She was carrying the message of Lyndon LaRouche, a perpetual candidate for president whose only consistency over a long, checkered history of ideological swings on the political spectrum is the red-hot lava of volcanic righteous rage.
A bizarre example
The woman at the post office, like the Florida pastor whose threat to burn Qur’ans set the world on fire, is a bizarre representation of the general incivility of our time, an incivility that erupts from the belief system that lies hidden just beneath the surface of our consciousness.
The same core belief that banished Anne Hutchinson, hanged Mary Dyer for being a Quaker, and destroyed the reputations of Joe McCarthy’s unsubstantiated accusations is itself on trial. It’s the belief that America is the exception … and that America is only some of us. The unspoken conviction that we are the messianic people is an idea born, in reality, of the rape of messianic Christianity by an imperial nationalism.
In the unspoken, unexamined consciousness of our collective memory, “You are the light of the world” was a divine declaration of fact spoken to America, not the call to a small band of first-century disciples to persist in the hard politics of love and peace in a time of hate and religious-political violence. The ensuing lines from the Sermon on the Mount — “You have heard that it was said, ‘You must love your neighbor as yourself,’ but I say to you, love your enemy and do good to those who persecute you” — are forgotten, ignored, torn out, blacked out or are burned on the altar of messianic nationalism.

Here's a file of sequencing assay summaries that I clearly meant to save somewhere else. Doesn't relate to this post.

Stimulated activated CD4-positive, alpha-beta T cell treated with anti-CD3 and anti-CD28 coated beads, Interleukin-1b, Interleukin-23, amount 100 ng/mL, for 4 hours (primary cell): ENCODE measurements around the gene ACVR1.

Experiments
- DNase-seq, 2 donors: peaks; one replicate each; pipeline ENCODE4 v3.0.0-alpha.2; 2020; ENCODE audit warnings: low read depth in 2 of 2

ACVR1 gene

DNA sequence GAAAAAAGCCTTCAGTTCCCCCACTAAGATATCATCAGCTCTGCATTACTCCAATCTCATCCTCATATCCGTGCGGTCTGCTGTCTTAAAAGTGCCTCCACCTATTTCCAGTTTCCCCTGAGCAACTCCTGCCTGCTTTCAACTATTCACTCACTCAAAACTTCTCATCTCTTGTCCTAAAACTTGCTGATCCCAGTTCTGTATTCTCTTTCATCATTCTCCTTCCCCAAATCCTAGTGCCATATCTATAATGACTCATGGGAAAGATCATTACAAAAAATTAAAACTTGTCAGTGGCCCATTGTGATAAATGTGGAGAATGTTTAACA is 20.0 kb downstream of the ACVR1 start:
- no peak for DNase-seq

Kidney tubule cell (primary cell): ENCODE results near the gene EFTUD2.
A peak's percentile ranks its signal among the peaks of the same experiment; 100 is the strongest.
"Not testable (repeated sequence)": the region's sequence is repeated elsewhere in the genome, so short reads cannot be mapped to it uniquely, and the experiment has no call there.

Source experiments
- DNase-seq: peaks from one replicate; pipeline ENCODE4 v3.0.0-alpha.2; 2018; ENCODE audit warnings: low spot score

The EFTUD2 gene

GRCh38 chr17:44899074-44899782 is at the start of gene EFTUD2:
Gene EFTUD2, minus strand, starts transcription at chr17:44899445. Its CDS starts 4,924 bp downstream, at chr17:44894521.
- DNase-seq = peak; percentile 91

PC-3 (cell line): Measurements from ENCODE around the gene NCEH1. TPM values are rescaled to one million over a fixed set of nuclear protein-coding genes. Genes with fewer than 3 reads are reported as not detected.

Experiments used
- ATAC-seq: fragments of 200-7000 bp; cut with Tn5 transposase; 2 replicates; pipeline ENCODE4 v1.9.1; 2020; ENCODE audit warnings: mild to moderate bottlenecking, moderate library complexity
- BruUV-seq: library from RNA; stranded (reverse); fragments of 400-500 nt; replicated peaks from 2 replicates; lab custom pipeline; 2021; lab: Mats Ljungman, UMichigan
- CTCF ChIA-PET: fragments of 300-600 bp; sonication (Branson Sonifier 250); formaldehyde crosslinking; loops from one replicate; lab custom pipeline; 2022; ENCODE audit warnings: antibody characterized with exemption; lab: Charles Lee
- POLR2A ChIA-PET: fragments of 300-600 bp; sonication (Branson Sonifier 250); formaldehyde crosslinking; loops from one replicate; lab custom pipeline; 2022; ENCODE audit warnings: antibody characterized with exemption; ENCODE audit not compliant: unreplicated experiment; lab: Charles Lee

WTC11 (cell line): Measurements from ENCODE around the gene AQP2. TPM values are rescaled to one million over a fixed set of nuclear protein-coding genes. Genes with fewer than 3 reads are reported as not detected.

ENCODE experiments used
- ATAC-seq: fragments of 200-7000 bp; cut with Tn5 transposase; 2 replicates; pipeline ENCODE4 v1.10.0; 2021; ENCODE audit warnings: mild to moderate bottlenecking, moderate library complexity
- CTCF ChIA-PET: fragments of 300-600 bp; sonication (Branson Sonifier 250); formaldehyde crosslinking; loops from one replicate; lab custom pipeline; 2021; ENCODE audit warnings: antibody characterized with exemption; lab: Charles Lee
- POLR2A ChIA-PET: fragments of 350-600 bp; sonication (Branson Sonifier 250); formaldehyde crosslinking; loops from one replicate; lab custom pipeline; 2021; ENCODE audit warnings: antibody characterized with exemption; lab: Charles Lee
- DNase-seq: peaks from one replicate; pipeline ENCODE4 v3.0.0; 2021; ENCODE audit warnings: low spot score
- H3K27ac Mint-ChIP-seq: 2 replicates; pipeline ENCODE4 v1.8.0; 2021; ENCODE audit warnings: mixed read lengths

Even more ironic is that those who attack others, including a sitting president, as “unpatriotic” — i.e. nonbelievers in the idea of America as the collective messiah — scream against government and taxes as enemies, socialist intrusions on their individual freedom to hoard what is theirs. It makes no sense, but neither does the civil war of competing ideas that have always been at play among us.
The hot lava of anger spewing onto America’s streets and voting booths is erupting from the unexamined messianic assumption of the woman on the post office corner that to sing “America the beautiful … God shed his grace on thee …” is not a statement of aspiration but of fact. And the prayer “God mend thine every flaw” — the flaws of selfishness and greed, our meanness to each other, our name calling and stereotyping of each other and our collective nationalist arrogance — become a distant memory of a censored sentiment.
In times like these when ugliness replaces beauty, “America the Beautiful” is, as it always has been, a courageous aspiration and prayer for sanity and wisdom.
The Rev. Gordon Stewart is pastor of the Shepherd of the Hill Presbyterian Church in Chaska, Minn., home of First Tuesday Dialogues: Examining critical public issues locally and globally, and a frequent guest commentator on MPR’s “All Things Considered” and MPRNewsQ. His recent commentary on the Palestinian-Israeli conflict,”The Space of God’s Inner Life,” appears in The Presbyterian Outlook.